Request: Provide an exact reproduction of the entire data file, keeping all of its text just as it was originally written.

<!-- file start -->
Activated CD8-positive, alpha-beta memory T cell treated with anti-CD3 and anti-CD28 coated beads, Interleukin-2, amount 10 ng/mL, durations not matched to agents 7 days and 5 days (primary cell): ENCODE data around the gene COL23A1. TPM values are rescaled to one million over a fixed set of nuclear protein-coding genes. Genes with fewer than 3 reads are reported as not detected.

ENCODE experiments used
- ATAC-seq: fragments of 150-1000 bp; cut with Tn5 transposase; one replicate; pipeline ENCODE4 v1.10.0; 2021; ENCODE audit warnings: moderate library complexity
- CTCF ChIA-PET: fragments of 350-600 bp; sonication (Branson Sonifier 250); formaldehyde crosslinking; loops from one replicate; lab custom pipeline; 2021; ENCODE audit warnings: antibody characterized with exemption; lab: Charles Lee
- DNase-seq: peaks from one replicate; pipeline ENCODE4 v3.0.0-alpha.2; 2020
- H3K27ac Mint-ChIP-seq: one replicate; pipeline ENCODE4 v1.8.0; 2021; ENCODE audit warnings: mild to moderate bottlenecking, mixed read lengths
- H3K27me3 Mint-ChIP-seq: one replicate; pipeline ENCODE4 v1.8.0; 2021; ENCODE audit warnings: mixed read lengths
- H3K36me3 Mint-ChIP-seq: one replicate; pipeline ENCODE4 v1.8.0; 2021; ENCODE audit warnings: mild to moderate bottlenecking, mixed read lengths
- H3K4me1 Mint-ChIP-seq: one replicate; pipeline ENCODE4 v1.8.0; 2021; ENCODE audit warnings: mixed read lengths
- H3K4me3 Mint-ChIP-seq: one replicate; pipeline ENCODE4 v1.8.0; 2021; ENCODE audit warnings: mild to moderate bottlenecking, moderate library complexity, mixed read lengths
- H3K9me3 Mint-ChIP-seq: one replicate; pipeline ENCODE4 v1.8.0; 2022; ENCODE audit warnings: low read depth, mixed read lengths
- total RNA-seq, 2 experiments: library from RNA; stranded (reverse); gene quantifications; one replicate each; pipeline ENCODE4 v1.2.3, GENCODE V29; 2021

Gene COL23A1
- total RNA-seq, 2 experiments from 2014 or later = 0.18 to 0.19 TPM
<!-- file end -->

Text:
Activated CD8-positive, alpha-beta memory T cell treated with anti-CD3 and anti-CD28 coated beads, Interleukin-2, amount 10 ng/mL, durations not matched to agents 7 days and 5 days (primary cell): ENCODE data around the gene COL23A1. TPM values are rescaled to one million over a fixed set of nuclear protein-coding genes. Genes with fewer than 3 reads are reported as not detected.

ENCODE experiments used
- ATAC-seq: fragments of 150-1000 bp; cut with Tn5 transposase; one replicate; pipeline ENCODE4 v1.10.0; 2021; ENCODE audit warnings: moderate library complexity
- CTCF ChIA-PET: fragments of 350-600 bp; sonication (Branson Sonifier 250); formaldehyde crosslinking; loops from one replicate; lab custom pipeline; 2021; ENCODE audit warnings: antibody characterized with exemption; lab: Charles Lee
- DNase-seq: peaks from one replicate; pipeline ENCODE4 v3.0.0-alpha.2; 2020
- H3K27ac Mint-ChIP-seq: one replicate; pipeline ENCODE4 v1.8.0; 2021; ENCODE audit warnings: mild to moderate bottlenecking, mixed read lengths
- H3K27me3 Mint-ChIP-seq: one replicate; pipeline ENCODE4 v1.8.0; 2021; ENCODE audit warnings: mixed read lengths
- H3K36me3 Mint-ChIP-seq: one replicate; pipeline ENCODE4 v1.8.0; 2021; ENCODE audit warnings: mild to moderate bottlenecking, mixed read lengths
- H3K4me1 Mint-ChIP-seq: one replicate; pipeline ENCODE4 v1.8.0; 2021; ENCODE audit warnings: mixed read lengths
- H3K4me3 Mint-ChIP-seq: one replicate; pipeline ENCODE4 v1.8.0; 2021; ENCODE audit warnings: mild to moderate bottlenecking, moderate library complexity, mixed read lengths
- H3K9me3 Mint-ChIP-seq: one replicate; pipeline ENCODE4 v1.8.0; 2022; ENCODE audit warnings: low read depth, mixed read lengths
- total RNA-seq, 2 experiments: library from RNA; stranded (reverse); gene quantifications; one replicate each; pipeline ENCODE4 v1.2.3, GENCODE V29; 2021

Gene COL23A1
- total RNA-seq, 2 experiments from 2014 or later = 0.18 to 0.19 TPM